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Robert Morgan




Location: Sunny SoCal
Joined: 10 Sep 2012

Posts: 81

PostPosted: Thu 15 Jun, 2017 3:25 pm    Post subject: Carrying multiple weapons at the same time?         Reply with quote

Hi all,

Just curious if you could point me to any period illustrations showing men at arms and knights in the medieval period carrying more than one weapon? For example, two swords, a falchion and an arming sword, etc. I'm not saying dual wielding, just referencing a very well-equipped knight, for example, who might be packing a little extra. Or, where a knight in a prebattle situation might be choosing between multiple swords. I know I've seen some but can't find them in my image library.

Many thanks,

Bob
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Karl Knisley




PostPosted: Thu 15 Jun, 2017 6:09 pm    Post subject:         Reply with quote

Well...there`s this guy.


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Graham Shearlaw





Joined: 24 Oct 2011

Posts: 63

PostPosted: Thu 15 Jun, 2017 7:07 pm    Post subject:         Reply with quote

No that doesn't happen just like you don't see people with 2 rifles today.
All swords are much of the same, there no reason to carry 2.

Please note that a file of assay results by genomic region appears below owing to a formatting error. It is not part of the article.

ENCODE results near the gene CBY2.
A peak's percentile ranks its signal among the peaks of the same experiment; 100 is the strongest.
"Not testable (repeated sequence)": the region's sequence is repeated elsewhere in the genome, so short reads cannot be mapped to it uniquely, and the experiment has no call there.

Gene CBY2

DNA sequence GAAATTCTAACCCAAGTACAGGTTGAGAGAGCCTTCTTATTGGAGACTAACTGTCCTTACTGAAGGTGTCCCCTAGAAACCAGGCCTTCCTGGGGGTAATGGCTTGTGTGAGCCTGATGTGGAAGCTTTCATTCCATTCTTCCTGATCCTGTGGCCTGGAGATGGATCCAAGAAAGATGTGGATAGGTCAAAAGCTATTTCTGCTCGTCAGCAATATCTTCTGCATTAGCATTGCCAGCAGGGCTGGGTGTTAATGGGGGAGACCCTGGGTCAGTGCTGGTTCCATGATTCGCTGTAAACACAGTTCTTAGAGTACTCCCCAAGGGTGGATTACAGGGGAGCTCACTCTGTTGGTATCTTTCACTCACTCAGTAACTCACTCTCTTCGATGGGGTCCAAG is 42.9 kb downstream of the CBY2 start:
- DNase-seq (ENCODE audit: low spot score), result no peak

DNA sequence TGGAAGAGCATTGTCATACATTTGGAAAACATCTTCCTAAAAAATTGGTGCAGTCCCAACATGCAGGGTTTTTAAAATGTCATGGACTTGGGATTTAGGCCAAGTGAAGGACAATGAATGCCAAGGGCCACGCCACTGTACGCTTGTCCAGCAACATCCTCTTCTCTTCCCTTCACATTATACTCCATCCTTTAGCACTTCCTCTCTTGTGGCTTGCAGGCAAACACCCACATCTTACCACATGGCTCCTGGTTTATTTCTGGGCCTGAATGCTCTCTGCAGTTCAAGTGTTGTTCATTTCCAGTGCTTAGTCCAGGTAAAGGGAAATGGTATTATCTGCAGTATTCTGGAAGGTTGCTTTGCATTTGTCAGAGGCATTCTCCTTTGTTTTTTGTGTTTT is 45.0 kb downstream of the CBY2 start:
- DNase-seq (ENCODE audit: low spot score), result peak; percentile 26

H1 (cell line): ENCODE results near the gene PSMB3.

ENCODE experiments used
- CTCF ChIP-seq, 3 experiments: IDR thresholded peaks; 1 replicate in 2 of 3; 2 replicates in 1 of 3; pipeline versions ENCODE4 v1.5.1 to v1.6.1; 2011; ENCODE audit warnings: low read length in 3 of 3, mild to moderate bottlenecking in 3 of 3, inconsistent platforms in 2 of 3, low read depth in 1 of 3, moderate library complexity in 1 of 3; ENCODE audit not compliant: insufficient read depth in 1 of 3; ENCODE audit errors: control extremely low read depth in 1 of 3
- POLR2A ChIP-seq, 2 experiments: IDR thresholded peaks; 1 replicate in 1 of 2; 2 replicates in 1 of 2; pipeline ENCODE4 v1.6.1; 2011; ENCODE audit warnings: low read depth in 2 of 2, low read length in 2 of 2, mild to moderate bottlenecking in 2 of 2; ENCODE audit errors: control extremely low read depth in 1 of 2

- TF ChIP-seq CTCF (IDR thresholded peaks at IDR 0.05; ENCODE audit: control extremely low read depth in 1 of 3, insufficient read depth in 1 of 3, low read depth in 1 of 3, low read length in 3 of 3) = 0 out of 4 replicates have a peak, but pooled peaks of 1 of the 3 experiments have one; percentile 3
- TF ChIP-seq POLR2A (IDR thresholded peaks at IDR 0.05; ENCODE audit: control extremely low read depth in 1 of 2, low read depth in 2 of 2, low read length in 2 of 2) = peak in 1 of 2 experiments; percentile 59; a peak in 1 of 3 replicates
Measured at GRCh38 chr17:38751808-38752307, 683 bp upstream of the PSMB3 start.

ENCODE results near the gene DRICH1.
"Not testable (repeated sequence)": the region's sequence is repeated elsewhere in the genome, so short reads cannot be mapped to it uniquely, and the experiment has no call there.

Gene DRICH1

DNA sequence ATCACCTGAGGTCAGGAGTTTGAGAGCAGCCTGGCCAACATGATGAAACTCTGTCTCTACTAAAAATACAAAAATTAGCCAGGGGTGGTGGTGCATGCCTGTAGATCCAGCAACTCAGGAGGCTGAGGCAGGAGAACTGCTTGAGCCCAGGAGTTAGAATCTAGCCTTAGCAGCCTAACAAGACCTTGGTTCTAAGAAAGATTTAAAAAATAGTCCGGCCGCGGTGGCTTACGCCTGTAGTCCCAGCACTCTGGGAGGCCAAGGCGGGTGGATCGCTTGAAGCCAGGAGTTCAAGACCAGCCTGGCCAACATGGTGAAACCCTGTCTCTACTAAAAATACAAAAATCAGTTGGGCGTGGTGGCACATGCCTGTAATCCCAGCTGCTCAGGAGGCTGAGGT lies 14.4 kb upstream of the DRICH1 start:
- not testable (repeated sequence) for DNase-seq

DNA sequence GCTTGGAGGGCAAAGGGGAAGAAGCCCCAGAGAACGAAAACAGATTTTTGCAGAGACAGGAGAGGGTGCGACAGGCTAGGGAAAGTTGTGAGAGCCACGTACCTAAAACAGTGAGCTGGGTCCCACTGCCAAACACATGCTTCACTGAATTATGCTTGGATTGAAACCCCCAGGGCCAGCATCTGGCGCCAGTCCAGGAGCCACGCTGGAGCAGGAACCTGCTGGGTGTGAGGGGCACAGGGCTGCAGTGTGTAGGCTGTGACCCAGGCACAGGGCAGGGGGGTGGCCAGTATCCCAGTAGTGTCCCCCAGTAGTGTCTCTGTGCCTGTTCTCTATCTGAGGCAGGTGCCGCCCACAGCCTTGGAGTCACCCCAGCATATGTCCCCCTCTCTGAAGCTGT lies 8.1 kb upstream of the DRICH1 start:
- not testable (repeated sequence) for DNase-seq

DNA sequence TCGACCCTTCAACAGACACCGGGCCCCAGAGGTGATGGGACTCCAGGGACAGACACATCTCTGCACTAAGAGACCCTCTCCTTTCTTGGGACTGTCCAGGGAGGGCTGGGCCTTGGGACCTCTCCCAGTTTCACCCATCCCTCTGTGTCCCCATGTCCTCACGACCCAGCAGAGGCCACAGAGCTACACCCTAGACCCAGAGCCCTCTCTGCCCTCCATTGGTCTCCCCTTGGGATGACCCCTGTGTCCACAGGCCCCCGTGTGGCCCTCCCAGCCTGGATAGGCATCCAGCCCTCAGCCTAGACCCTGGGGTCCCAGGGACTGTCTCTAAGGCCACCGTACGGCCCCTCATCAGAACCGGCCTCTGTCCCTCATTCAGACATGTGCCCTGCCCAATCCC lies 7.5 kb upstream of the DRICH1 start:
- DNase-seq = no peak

Now you might carry a small short sword and a big two handed sword.
But the short sword is a back up weapon.
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Ben Joy




Location: Missouri
Joined: 21 May 2010
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PostPosted: Thu 15 Jun, 2017 11:43 pm    Post subject:         Reply with quote

Are you specifically looking for two+ swords, or just multiple weapons in general?

German man-at-arms 1498 by Albrecht Dürer was a quick Google Find clearly showing a Lance and Sword (link is Wikipedia, but it's a better quality copy of the image from a dozen versions I saw):


Wikipedia link clearly showing a spear and sword. 16th century Icelandic man-at-arms. Picture is to depict Eiríkr Rauđi, who is equipped somewhat anachronistically, from the 17th century book Groenlandia by Arngrímur Jónsson:


thearma.org essay on leg wounds HERE states this is from a German 15th century manuscript and shows a knight with axe and sword:


These are all just quick google image search. I'm sure you could find more with a bit more digging. I'm sure there's also plenty of other people on these forums who could give you more information. However, again, specificity over whether you're looking for specifically multiple swords, or any combinations of multiple weapons would help in the providing images and whether what you're looking for exists.